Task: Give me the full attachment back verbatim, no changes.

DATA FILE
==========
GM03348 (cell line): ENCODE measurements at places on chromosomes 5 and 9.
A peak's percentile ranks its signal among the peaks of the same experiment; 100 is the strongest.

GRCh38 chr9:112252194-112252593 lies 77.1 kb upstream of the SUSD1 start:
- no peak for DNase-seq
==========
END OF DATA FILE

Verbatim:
GM03348 (cell line): ENCODE measurements at places on chromosomes 5 and 9.
A peak's percentile ranks its signal among the peaks of the same experiment; 100 is the strongest.

GRCh38 chr9:112252194-112252593 lies 77.1 kb upstream of the SUSD1 start:
- no peak for DNase-seq